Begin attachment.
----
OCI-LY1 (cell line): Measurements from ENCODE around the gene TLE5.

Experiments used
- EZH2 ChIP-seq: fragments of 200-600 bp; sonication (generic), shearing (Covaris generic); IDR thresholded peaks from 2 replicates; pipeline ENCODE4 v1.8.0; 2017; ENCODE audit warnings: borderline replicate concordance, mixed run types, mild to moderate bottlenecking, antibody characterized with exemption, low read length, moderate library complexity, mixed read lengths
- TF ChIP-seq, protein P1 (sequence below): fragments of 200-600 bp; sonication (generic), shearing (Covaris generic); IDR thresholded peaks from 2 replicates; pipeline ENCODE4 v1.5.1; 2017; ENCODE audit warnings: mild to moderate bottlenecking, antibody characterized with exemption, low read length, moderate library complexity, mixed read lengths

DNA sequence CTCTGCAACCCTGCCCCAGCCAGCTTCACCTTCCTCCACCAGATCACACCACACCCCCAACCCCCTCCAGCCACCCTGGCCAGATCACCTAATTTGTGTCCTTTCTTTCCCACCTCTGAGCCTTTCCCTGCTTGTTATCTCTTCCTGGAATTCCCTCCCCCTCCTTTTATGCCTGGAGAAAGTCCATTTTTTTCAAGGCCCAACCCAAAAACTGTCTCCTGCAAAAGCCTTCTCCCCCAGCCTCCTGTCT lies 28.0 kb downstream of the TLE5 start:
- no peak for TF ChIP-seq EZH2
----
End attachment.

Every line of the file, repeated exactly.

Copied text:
OCI-LY1 (cell line): Measurements from ENCODE around the gene TLE5.

Experiments used
- EZH2 ChIP-seq: fragments of 200-600 bp; sonication (generic), shearing (Covaris generic); IDR thresholded peaks from 2 replicates; pipeline ENCODE4 v1.8.0; 2017; ENCODE audit warnings: borderline replicate concordance, mixed run types, mild to moderate bottlenecking, antibody characterized with exemption, low read length, moderate library complexity, mixed read lengths
- TF ChIP-seq, protein P1 (sequence below): fragments of 200-600 bp; sonication (generic), shearing (Covaris generic); IDR thresholded peaks from 2 replicates; pipeline ENCODE4 v1.5.1; 2017; ENCODE audit warnings: mild to moderate bottlenecking, antibody characterized with exemption, low read length, moderate library complexity, mixed read lengths

DNA sequence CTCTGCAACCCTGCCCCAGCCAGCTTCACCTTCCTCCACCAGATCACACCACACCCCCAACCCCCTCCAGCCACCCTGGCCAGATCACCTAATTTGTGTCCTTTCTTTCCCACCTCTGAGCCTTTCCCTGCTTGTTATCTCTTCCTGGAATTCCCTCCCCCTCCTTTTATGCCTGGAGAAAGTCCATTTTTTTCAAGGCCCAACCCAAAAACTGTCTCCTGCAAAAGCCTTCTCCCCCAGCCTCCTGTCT lies 28.0 kb downstream of the TLE5 start:
- no peak for TF ChIP-seq EZH2